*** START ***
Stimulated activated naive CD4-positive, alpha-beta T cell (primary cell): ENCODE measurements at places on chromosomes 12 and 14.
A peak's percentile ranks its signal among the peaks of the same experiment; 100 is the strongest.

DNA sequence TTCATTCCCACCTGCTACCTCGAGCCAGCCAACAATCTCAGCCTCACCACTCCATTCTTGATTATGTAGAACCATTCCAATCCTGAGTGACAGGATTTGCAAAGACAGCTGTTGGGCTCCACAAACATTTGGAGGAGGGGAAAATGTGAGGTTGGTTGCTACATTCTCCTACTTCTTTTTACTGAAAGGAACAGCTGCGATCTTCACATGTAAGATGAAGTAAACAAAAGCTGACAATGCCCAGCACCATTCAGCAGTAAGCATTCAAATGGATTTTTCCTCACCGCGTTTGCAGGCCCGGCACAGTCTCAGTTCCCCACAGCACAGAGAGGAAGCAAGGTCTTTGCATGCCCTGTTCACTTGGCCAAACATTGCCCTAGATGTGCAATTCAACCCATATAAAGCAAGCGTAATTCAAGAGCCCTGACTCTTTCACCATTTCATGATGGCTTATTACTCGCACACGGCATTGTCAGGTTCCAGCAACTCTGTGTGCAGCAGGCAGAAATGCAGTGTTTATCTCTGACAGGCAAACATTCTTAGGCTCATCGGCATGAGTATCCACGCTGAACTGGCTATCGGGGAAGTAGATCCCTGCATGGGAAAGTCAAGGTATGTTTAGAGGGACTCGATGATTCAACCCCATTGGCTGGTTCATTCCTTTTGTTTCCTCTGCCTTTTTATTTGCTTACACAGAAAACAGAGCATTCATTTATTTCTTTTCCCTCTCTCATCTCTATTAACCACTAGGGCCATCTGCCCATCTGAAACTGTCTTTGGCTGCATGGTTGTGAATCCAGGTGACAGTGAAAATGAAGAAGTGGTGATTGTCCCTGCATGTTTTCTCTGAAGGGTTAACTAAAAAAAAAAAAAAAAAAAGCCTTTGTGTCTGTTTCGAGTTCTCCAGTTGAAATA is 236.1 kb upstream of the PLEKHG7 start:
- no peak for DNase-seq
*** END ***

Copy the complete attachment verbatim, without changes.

Stimulated activated naive CD4-positive, alpha-beta T cell (primary cell): ENCODE measurements at places on chromosomes 12 and 14.
A peak's percentile ranks its signal among the peaks of the same experiment; 100 is the strongest.

DNA sequence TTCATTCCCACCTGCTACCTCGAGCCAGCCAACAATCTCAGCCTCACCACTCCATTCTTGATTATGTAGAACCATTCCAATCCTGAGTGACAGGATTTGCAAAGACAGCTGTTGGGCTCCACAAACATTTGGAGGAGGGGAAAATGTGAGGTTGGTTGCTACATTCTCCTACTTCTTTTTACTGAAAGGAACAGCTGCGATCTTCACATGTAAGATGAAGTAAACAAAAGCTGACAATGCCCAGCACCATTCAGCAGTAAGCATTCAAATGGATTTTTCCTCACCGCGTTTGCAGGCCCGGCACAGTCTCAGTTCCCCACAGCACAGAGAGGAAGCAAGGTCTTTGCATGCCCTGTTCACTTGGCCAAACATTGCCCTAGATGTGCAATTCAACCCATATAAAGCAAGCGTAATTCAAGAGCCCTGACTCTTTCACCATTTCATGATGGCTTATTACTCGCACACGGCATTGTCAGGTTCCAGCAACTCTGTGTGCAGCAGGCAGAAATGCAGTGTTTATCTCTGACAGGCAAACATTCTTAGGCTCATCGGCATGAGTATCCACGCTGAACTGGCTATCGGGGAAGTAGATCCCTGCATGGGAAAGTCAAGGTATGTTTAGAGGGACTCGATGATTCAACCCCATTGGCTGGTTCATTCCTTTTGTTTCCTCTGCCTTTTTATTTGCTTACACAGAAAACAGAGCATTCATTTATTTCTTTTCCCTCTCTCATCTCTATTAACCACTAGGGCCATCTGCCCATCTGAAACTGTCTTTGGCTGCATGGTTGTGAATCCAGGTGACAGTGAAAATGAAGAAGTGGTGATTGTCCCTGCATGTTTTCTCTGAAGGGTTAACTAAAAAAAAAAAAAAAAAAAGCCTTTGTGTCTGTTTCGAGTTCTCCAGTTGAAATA is 236.1 kb upstream of the PLEKHG7 start:
- no peak for DNase-seq